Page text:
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A System-Level Analysis of a Wireless Low-Power Biosignal Recording Device

— filed under:

  • PhD Defenses
When Mar 21, 2012
from 04:00 PM to 06:00 PM
Where ENGR. IV Bldg., Maxwell Rm. 57-124
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Rodney J. Chandler

Advisor: Jack W. Judy



Development of brain-machine interfaces and treatment of neurological diseases can benefit from analysis of recorded data from implanted electrodes. Existing wireless neural recording systems are often bulky, dissipate too much heat to be implanted, or only have a small number of channels.

 A system-level analysis of wireless recording circuitry that overcomes these deficiencies is described in this work. The overall system comprises of an analog front end (AFE), digital signal processing (DSP), and transmitter (TX).  Each of these blocks is analyzed, and system-level specifications are derived. Based on these specs, each block can be optimized for low power and small area. The analog front-end uses open-loop amplifiers to support lower voltage operation than previously published work. The optimization of this 1 V amplifier provides similar performance to other 3 V amplifiers. Literature reviews of digital-signal processors and transmitters are used to construct approximate models of power versus performance. These models are then used to investigate the overall system power with different levels of digital processing.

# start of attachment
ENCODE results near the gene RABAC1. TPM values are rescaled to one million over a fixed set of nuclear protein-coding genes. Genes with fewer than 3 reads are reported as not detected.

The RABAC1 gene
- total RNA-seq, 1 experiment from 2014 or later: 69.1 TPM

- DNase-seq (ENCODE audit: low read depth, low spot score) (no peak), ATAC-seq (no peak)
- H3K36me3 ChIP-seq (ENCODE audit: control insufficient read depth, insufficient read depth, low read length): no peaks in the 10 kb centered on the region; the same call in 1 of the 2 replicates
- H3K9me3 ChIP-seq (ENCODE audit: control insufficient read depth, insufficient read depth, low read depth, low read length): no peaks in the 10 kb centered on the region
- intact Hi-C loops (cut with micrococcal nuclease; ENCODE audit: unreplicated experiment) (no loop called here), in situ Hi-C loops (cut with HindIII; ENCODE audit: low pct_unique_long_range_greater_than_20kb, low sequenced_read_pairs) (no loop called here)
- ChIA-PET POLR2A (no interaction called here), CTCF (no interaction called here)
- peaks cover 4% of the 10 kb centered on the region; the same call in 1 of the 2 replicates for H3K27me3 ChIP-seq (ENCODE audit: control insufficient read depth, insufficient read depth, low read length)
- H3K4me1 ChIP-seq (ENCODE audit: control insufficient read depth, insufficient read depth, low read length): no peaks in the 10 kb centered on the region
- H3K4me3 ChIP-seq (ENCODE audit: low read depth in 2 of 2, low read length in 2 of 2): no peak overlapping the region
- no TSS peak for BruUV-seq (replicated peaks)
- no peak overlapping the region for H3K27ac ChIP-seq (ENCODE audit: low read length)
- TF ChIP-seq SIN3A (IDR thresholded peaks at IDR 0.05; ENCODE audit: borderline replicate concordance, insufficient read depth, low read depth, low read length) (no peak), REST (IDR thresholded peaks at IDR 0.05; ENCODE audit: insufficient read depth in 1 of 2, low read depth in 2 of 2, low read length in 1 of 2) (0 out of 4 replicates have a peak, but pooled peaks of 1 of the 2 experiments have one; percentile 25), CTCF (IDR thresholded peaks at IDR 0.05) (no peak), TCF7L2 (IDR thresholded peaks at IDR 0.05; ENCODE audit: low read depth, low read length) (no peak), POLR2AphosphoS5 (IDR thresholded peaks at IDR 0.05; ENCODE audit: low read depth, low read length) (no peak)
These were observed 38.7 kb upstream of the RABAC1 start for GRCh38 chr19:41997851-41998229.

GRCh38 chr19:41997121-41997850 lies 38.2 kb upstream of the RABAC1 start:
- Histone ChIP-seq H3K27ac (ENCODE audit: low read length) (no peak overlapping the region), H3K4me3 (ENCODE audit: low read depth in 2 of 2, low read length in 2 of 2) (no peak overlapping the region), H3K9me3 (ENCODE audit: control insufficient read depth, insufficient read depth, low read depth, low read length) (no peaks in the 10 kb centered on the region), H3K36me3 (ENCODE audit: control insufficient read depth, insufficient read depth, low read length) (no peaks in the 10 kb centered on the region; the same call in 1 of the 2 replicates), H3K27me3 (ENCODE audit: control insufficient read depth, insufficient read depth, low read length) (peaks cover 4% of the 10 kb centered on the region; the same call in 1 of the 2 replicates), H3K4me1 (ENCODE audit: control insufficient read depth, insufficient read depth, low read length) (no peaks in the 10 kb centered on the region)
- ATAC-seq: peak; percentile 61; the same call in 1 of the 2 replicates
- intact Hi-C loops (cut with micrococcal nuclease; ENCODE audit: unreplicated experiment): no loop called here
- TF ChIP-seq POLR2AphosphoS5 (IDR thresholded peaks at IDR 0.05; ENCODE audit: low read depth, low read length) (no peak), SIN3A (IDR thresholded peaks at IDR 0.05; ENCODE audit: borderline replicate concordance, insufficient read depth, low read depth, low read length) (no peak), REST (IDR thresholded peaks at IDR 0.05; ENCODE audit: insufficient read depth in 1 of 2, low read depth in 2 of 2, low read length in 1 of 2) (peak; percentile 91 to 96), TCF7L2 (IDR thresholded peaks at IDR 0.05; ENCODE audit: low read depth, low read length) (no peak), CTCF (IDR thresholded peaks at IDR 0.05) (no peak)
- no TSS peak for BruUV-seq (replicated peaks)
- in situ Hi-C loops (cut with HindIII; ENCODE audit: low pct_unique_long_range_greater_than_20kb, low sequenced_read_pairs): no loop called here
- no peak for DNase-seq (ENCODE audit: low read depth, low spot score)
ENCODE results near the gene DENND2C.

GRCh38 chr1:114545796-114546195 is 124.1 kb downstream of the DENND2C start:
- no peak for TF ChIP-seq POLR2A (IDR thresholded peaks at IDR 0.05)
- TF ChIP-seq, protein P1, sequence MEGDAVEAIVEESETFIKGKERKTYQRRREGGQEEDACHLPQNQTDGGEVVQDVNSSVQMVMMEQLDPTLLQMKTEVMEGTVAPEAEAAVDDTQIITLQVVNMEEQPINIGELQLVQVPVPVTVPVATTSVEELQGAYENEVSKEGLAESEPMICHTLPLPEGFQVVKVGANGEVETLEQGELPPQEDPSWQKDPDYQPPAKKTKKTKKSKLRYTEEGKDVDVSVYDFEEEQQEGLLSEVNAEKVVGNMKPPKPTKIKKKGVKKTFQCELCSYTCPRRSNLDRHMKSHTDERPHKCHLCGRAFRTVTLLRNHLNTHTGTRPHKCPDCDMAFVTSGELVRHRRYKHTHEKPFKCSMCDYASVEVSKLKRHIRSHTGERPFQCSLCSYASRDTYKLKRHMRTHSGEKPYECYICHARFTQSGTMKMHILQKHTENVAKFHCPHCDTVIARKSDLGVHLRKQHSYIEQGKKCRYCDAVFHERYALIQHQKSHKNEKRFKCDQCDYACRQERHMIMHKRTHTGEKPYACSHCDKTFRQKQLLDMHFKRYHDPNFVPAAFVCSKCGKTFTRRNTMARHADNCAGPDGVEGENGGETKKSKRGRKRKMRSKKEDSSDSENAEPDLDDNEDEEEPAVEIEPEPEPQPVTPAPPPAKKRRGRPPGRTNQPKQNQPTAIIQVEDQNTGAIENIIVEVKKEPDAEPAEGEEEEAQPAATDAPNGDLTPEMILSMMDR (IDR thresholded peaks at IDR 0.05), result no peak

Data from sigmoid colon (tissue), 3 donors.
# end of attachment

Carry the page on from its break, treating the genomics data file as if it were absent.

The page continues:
With a target application of neural spike recording, four modes (raw data, spike detection, feature extraction, and clustering) were analyzed.  A system that uses feature extraction yields the lowest overall power, supports 400 channels with a practical wireless link, and consumes approximately 8 mW. When compared to other published work, the proposed system is 50 % lower when configured for 100 channels.

A prototype amplifier was also fabricated to measure performance in a 65-nm CMOS process that is needed for low-power digital signal processing. The amplifier performance was comparable to other recently published amplifiers with 2.5 uV noise in 10 kHz bandwidth while dissipating 17.2 uV from a 1 V supply. Programmable bias currents in the amplifier, to exploit the trade-off between noise and power, were proposed to set each amplifier's noise level (and power) to meet requirements for accurate spike detection. In a system with a large number of channels with different signal and noise conditions, setting each amplifier current to meet a required SNR based on feedback from the DSP can save significant power. A use case with spike 3-sigma amplitudes covering 50 to 500 uV shows a power dissipation of 38 % compared to a constant biasing scheme.

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